Quantum computers promise to significantly outperform today’s machines at certain tasks, by exploiting the strange properties of subatomic particles. Conventional computers process data stored as strings of 1s or 0s. But quantum objects are not constrained to the either/or nature of binary bits. Instead, each quantum bit, or “qubit”, can be put into a "superposition" of both 1 and 0 at the same time, enabling them to perform multiple calculations simultaneously. This ability to multitask could allow quantum computers to crack seemingly secure encryption codes, for instance.  "A rather ambitious supercomputer would be able to obtain a result in a million years, whereas a moderate quantum computer would be able to do it in an hour," says Simmons.

The problem with attempts to build these extraordinary number-crunchers, however, is that superposition states are delicate structures that can collapse like a soufflé if nudged by a stray particle, such as an air molecule. To minimize this unwanted process, physicists often cool their qubit systems to almost absolute zero (-273 °C) and manipulate them in a vacuum. But such setups are finicky to maintain and, ultimately, it would be advantageous  for quantum computers to operate robustly at everyday temperatures and pressures.

Now Thewalt, Simmons and colleagues have made a significant step towards this goal of bringing quantum computers into the mainstream. They began with a sliver of  silicon -- around the size of a pencil eraser -- doped with small amounts of other elements, including phosphorus. The quantum information is encoded in the nuclei of the phosphorus atoms. Each nucleus has an intrinsic quantum property called “spin”, which acts like a tiny bar magnet when placed in a magnetic field. Spins can be manipulated to point up (0), down (1), or any angle in between, representing a superposition of the two other states.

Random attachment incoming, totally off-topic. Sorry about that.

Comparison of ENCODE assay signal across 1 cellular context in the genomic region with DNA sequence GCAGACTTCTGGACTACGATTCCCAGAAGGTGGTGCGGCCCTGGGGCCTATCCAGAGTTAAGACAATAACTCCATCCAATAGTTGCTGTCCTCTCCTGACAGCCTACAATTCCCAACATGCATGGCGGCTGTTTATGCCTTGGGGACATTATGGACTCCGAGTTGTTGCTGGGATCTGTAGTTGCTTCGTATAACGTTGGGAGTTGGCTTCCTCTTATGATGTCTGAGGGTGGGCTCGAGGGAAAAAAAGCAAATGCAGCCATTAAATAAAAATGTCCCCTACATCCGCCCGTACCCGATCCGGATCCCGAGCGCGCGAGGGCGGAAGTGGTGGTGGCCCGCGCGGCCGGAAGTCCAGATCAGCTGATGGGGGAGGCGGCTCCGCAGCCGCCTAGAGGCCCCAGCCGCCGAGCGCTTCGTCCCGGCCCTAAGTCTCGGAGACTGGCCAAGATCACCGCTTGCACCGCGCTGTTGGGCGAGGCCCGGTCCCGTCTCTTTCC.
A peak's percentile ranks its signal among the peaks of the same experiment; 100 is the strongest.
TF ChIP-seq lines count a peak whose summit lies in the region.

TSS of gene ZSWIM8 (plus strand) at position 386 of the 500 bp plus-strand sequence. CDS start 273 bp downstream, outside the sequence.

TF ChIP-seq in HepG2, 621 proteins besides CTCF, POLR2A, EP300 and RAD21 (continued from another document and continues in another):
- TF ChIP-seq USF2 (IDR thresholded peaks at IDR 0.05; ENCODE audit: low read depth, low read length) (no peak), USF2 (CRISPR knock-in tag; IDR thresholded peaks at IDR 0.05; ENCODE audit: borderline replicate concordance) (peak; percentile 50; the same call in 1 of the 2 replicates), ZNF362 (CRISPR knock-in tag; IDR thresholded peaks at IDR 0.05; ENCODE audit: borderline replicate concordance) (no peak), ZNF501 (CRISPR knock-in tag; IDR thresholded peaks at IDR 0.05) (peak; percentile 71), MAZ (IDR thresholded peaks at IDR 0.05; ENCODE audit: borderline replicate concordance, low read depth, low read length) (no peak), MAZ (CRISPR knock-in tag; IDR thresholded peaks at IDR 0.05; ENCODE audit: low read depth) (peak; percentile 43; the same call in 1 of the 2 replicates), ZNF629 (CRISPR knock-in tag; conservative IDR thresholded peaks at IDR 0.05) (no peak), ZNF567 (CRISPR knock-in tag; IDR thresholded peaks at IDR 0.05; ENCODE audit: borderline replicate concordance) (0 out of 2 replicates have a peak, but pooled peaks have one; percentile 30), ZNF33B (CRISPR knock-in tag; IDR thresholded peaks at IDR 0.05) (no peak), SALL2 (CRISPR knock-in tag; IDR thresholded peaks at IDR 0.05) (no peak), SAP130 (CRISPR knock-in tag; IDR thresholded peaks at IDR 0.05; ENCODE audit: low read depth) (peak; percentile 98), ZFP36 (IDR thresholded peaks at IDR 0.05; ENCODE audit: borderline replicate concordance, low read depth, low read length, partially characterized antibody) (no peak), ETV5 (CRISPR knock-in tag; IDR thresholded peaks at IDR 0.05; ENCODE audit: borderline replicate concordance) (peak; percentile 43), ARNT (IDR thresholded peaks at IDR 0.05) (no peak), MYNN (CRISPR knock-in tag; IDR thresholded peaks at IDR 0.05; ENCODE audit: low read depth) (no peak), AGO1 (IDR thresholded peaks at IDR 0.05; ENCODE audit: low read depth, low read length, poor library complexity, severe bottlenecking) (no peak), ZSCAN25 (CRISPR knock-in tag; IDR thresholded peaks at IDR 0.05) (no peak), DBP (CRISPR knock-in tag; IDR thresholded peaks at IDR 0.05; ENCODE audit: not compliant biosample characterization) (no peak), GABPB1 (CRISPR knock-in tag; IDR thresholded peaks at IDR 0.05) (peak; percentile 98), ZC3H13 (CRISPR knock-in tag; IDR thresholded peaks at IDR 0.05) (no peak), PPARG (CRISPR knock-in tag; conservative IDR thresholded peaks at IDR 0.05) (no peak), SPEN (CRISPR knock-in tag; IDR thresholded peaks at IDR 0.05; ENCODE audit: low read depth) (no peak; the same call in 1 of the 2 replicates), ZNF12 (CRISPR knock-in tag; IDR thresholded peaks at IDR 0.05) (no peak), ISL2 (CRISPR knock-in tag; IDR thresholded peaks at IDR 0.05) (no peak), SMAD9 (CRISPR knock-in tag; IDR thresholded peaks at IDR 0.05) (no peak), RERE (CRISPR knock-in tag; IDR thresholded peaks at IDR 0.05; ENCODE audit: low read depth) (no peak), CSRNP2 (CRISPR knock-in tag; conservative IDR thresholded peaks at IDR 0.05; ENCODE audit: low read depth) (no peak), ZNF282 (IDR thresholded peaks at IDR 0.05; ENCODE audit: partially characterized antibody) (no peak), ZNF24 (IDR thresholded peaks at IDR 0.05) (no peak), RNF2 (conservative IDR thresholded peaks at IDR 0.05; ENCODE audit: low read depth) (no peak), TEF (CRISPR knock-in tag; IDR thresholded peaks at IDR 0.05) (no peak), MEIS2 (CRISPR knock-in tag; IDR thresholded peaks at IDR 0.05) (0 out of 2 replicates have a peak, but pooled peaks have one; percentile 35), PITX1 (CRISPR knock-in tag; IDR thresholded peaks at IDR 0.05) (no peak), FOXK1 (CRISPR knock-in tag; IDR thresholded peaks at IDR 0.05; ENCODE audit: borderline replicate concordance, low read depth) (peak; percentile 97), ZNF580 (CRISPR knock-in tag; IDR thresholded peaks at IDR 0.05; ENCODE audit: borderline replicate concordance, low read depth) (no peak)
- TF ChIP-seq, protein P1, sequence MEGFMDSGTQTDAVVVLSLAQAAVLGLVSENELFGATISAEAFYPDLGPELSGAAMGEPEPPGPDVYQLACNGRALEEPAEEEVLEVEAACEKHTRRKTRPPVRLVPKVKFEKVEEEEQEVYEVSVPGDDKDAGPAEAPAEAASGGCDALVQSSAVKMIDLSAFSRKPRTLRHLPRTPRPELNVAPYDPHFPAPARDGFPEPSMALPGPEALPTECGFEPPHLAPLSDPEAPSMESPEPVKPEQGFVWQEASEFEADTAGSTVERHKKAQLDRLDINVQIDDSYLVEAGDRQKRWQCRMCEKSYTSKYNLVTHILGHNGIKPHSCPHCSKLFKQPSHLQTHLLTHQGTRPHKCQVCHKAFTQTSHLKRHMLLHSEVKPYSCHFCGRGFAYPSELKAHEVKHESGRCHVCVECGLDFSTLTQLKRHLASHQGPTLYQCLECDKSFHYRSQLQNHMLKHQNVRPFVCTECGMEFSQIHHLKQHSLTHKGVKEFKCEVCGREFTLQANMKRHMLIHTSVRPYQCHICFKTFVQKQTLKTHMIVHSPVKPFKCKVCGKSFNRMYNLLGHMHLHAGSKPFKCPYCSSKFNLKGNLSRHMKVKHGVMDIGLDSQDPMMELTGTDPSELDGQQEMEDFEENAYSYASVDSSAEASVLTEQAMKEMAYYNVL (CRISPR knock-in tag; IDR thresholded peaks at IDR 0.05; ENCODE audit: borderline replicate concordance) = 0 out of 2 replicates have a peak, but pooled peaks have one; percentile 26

A crucial step to help reduce decoherence was to ionize the phosphorus, removing one electron from each atom with a laser. The reason for this is that phosphorus atoms have five outer electrons, but only four of them bind to the silicon atoms that surround them in a crystal lattice. That leaves the extra electron free to orbit the nucleus and electrically tug on the nuclear spin, disrupting its superposition. Once this electron has been excised, the system is far less likely to decohere.

The team prepared their sample at just 4 °C above absolute zero (-269 °C) and placed it in a magnetic field. Additional magnetic field pulses were used to tilt the direction of the nuclear spin and create the superposition states.  When the sample was held at this cryogenic temperature, the nuclear spins of about  37 per cent of the ions – a typical benchmark to measure quantum coherence – remained in their superposition state for three hours. The same fraction survived for 39 minutes when the temperature of the system was raised to 25 °C.  

The team appears to have set records for coherence within a solid material at any temperature, says Thaddeus Ladd (http://www.thaddeusladd.com/), a quantum physicist at HRL Laboratories, LLC, a research firm in Malibu,   California, who was not involved with the study. "We've managed to engineer a system that seems to have basically no noise," Simmons adds. "They're high-performance qubits."

Though 39 minutes may seem short, it takes only one-hundred-thousandth of a second to flip the nuclear spin of a phosphorus ion – the type of operation that would be used to run quantum calculations. So physicists could perform more than 200 million operations before a qubit's superposition caved in. 

"What is perhaps most important is that this is silicon," notes Ladd. Since silicon already forms the backbone of today’s electronics industry, it is an ideal material to use with an eye to fabricating chips with both conventional and quantum processors, enabling computers in the future to use whichever would be most efficient for a given task, suggests Simmons.